By Barbara Frankel
Employers increasingly are noticing a disturbing trend — there aren’t enough qualified applicants to fill the necessary jobs.
By 2020, the McKinsey Global Institute reports there will be shortage of 95 million skilled workers.
The Institute notes there will be “far too few workers with the advanced skills needed to drive a high-productivity economy and far too few job opportunities for low-skill workers.”
“For advanced economies, such imbalances would likely lead to more long- term and permanent joblessness. More young people without post-secondary training would fail to get a start in the job market and older workers would drop out because they don’t qualify for jobs that are being created. The polarization of incomes between high- and low-skill workers could become even more pronounced, slowing the advance in national living standards, and increasing public-sector burdens and social tensions. In some advanced economies, less-skilled workers could very well grow up poorer than their parents, in real terms.”
The Bureau of Labor Statistics sees three major trends in the next decade – an aging work force, a declining labor-force participation rate, and more diversity in the racial and ethnic composition of the labor force. From 2012-2022, the government predicts the only growth in the labor force will be from population growth, primarily from the Latinos and Asian, while labor-force participation will decline from 63.7% in 2012 to 61.6% in 2022. As of this week, the labor-force participation rate was 62.9%, the lowest level since 1978. The participation rate is defined as the percentage of the population over 16 working or actively looking for work, excluding those in prisons, active duty in the military or nursing homes.
“The decline is without precedent. A decline like this has never happened (since the federal government started keeping these statistics in 1948),” said, Bob Funk, CEO of Express Employment Professionals, which monitors employment trends.
Ironically, the decline is occurring at a time when the unemployment rate is low.
The labor-force participation rate began to decline during the 2001 recession, when some workers who couldn’t find employment became discouraged and stopped looking. That trend continued during the 2008-2009 recession and was exacerbated by the number of older workers who lost jobs and decided not to stay in the labor force.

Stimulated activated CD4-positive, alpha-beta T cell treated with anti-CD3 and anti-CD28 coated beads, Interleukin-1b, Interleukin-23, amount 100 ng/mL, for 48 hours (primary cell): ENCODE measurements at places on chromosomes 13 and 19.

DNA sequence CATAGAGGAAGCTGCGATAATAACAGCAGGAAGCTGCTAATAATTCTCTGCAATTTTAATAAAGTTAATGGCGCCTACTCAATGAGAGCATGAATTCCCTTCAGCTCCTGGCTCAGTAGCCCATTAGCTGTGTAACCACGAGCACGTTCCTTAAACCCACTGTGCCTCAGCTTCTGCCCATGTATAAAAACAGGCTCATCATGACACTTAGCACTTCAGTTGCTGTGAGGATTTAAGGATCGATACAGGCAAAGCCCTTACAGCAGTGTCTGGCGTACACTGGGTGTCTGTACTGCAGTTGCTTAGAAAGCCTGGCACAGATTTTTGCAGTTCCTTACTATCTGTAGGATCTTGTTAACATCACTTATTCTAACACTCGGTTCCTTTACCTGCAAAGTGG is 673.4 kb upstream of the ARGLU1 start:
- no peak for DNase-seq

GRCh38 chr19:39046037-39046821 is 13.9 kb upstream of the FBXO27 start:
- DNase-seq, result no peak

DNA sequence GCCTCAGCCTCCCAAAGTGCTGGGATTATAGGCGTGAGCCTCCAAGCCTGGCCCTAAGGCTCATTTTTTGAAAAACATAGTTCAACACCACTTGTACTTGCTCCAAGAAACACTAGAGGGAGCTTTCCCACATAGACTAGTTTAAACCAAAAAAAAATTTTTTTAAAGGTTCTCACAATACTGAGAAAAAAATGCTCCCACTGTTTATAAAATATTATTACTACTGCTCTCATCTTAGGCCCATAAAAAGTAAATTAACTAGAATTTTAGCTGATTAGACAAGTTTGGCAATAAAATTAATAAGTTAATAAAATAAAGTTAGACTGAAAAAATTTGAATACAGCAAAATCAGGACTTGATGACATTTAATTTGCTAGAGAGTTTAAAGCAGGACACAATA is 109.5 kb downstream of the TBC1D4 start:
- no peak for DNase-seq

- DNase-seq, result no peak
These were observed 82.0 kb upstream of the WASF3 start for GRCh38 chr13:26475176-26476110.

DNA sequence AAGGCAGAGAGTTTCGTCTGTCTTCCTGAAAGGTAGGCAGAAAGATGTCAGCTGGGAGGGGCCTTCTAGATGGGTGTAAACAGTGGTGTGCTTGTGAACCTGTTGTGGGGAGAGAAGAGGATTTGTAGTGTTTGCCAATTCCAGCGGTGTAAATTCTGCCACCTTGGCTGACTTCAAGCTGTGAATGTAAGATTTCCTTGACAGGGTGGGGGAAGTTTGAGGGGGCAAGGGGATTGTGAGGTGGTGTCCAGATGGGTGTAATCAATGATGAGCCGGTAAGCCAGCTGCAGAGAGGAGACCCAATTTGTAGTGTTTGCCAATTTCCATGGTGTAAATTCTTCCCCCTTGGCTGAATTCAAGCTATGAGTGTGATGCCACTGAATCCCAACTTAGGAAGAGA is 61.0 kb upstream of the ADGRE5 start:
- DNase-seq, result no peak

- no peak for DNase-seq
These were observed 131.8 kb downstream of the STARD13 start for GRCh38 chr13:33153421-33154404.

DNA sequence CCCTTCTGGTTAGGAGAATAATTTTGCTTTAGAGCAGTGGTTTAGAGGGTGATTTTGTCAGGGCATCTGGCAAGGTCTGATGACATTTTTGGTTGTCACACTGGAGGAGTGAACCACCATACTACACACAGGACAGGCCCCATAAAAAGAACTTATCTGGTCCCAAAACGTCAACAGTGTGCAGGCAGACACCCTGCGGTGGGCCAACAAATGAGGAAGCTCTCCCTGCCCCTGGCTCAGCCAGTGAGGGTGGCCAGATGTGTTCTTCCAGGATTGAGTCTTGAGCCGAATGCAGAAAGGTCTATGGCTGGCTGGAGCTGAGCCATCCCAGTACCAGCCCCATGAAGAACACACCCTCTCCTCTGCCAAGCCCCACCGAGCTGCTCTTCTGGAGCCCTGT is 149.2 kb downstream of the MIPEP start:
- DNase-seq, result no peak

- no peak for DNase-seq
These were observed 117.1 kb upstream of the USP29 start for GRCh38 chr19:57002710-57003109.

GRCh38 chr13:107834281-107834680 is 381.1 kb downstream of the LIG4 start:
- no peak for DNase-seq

Where Are the Millennials?
What’s different today, many economists agree, is that a far larger proportion of younger workers, including Millennials, have decided not to actively seek work.
One of every three workers in the United States are now Millennials (ages 18-34), according to the Pew Research Center.
This year, they surpassed Generation X as the largest group actively in the labor force.). Millennials are also more racially diverse.
Racial Diversity 15-34 Year Olds (US Census Bureau)
What’s holding the Millennials back? Increasingly, research shows two factors – too many younger people aren’t completing college and too many don’t have the skills that match the labor-market demands.
There is now a 10-percentage point gap in labor-force participation of Millennials with college degrees vs. those without – and that gap is widening, according to research by the Progressive Policy Institute. The research shows the prospects of Millennials are also diverging with what their employers need most – graduates with skills in STEM (Science, Technology, Engineering and Mathematics) backgrounds. According to research from the Progressive Policy Institute, real average earnings for college graduates declined by 12% over the last decade because most aren’t preparing for what employers need.
A recent survey of students conducted by the National Association of Colleges and Employers (NACE) saw a declining number of seniors looking to the for-profit sector as their primary, post-graduation choice for employment.
“[We are] seeing a growing number of alumni at all career stages–early, mid, late–changing jobs to enter the nonprofit sector,” says Cara Costello, senior associate director of alumni services for the University of Pennsylvania’s Wharton School, in an interview with The Wall Street Journal.
The U.S. will have more than 1.2 million job openings in science, technology, engineering and math (STEM) fields by 2018. Unfortunately, there will be a significant shortage of qualified college graduates to fill them, unless students step up their learning.
A survey this April by the HR Policy Foundation of Chief Human Resource Officers at 109 of the largest global companies found most are looking at IT professionals, engineers and sales people. And they aren’t finding enough good ones.
As one of the CHROs surveyed asked: “Will we have the talent that will give us the capability to grow? It won’t be capital that will constrain us. It won’t be the government relations issues that will constrain us. It’s really going to be: do we have the talent to grow? And, how do we build that pipeline? How do we find and source that talent?”